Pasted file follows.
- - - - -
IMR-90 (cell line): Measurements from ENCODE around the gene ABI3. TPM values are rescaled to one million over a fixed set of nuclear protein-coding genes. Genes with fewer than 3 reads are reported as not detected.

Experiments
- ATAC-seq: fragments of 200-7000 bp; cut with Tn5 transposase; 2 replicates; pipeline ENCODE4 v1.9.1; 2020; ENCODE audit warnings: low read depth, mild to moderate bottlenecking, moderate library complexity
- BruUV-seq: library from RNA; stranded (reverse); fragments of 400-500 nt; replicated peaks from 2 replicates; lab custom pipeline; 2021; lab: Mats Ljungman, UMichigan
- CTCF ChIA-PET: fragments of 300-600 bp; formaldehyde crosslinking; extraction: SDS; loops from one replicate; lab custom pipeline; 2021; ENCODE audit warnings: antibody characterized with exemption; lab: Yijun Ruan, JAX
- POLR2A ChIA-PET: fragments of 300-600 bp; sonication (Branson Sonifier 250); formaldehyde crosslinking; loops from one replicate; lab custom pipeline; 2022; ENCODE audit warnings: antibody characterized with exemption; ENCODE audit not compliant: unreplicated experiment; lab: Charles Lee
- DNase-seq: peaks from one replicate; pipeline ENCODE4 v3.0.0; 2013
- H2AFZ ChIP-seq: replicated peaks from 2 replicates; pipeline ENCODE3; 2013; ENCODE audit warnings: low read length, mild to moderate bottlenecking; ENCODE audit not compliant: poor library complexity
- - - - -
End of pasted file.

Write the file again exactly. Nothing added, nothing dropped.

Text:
IMR-90 (cell line): Measurements from ENCODE around the gene ABI3. TPM values are rescaled to one million over a fixed set of nuclear protein-coding genes. Genes with fewer than 3 reads are reported as not detected.

Experiments
- ATAC-seq: fragments of 200-7000 bp; cut with Tn5 transposase; 2 replicates; pipeline ENCODE4 v1.9.1; 2020; ENCODE audit warnings: low read depth, mild to moderate bottlenecking, moderate library complexity
- BruUV-seq: library from RNA; stranded (reverse); fragments of 400-500 nt; replicated peaks from 2 replicates; lab custom pipeline; 2021; lab: Mats Ljungman, UMichigan
- CTCF ChIA-PET: fragments of 300-600 bp; formaldehyde crosslinking; extraction: SDS; loops from one replicate; lab custom pipeline; 2021; ENCODE audit warnings: antibody characterized with exemption; lab: Yijun Ruan, JAX
- POLR2A ChIA-PET: fragments of 300-600 bp; sonication (Branson Sonifier 250); formaldehyde crosslinking; loops from one replicate; lab custom pipeline; 2022; ENCODE audit warnings: antibody characterized with exemption; ENCODE audit not compliant: unreplicated experiment; lab: Charles Lee
- DNase-seq: peaks from one replicate; pipeline ENCODE4 v3.0.0; 2013
- H2AFZ ChIP-seq: replicated peaks from 2 replicates; pipeline ENCODE3; 2013; ENCODE audit warnings: low read length, mild to moderate bottlenecking; ENCODE audit not compliant: poor library complexity